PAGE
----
In less than a month, uninsured Mississippians can begin signing up for federally subsidized private health insurance on the new health insurance exchange.
Tea Party activists in Mississippi are trying to make one final push to stop the health care reform law from taking full effect. Conservatives are turning up the heat on Mississippi Republicans to do more to stop the law.
United States senators are supposed to come home in August to impart wisdom about congressional accomplishments to make life better for their constituents and then seek information from the home folks about how federal programs already in place are helping.
Our Roger Wicker, in his obligatory interview on Mississippi Public Broadcasting last week, did neither. He of course couldn’t brag about Congress’ accomplishments because there weren’t any, unless gridlock counts as an accomplishment.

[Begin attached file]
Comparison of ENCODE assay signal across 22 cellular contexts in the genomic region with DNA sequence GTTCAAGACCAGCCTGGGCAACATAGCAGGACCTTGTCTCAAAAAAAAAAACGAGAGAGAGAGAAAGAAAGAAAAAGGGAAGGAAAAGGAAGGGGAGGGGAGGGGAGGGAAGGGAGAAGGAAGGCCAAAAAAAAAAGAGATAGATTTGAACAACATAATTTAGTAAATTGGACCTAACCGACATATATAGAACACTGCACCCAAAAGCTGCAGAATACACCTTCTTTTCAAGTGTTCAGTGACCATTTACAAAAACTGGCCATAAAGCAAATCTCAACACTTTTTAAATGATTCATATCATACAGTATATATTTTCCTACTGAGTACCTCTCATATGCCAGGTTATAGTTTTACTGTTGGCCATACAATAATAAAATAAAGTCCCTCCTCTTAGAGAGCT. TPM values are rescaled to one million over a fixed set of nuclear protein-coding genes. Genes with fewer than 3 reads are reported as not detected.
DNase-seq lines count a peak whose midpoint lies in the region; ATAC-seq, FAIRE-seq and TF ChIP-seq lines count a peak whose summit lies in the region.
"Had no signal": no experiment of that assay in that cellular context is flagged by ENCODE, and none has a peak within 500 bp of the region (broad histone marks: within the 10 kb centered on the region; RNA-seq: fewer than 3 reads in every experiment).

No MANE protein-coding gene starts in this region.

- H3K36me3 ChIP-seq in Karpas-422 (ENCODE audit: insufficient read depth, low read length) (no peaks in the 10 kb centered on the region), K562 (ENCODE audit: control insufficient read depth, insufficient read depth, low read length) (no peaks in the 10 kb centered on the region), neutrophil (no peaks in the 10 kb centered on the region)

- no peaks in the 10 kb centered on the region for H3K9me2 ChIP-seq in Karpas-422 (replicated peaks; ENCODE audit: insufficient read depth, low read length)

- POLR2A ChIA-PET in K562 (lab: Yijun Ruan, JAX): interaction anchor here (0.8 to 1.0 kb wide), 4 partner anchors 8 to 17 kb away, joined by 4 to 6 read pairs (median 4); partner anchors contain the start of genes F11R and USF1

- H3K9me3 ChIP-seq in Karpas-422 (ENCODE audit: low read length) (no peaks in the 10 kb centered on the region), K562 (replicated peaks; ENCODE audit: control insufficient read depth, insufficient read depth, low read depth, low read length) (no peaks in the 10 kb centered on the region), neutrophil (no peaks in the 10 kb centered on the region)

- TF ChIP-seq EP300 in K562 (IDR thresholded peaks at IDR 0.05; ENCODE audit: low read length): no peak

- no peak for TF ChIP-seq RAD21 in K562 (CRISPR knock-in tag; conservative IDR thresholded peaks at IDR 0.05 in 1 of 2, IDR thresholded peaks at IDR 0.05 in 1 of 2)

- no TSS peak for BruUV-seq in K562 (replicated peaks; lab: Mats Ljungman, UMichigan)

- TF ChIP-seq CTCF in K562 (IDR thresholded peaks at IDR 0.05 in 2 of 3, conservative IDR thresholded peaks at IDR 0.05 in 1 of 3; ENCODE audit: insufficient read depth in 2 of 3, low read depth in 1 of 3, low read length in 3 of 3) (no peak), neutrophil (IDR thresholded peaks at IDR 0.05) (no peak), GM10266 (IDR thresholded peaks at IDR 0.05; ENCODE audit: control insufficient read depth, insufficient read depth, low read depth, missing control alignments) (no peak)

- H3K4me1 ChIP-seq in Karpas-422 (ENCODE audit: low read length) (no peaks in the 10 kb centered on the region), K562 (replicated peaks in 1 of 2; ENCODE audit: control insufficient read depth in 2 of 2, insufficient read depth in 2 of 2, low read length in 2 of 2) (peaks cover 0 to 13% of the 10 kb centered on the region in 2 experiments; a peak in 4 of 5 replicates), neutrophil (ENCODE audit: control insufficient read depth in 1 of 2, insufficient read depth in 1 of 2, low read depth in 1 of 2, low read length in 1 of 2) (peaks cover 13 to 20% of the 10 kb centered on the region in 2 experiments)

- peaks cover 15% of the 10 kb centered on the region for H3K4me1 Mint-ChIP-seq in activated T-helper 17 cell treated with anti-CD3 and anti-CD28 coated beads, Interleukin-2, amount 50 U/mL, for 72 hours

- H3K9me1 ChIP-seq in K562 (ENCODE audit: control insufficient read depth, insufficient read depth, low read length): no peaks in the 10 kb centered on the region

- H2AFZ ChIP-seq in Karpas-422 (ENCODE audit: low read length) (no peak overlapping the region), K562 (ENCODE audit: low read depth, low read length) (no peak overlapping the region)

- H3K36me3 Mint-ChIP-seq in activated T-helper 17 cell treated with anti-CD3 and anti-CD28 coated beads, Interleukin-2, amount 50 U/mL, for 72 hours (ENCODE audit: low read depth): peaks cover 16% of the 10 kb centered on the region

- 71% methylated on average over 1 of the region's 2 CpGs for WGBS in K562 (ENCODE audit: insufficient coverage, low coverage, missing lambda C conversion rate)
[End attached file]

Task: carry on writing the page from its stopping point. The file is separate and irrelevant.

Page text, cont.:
Advocates for Medicaid expansion sent out a barrage of statements expressing disappointment with the outcome. The Mississippi Health Advocacy Program called the decision shortsighted and political. “Given that 59 percent of Mississippians support Medicaid expansion it is unfortunate that many of our legislators ignored both the will of the people and the needs of those that put them in office,” the statement read.
Tens of thousands of uninsured residents in the poorest and most rural parts of Mississippi may be unable to get subsidies to buy health coverage when a new online marketplace opens this fall because private insurers are avoiding a wide swath of the state.
We are extremely disappointed that the Mississippi legislature refused health insurance coverage for 300,000 Mississippians.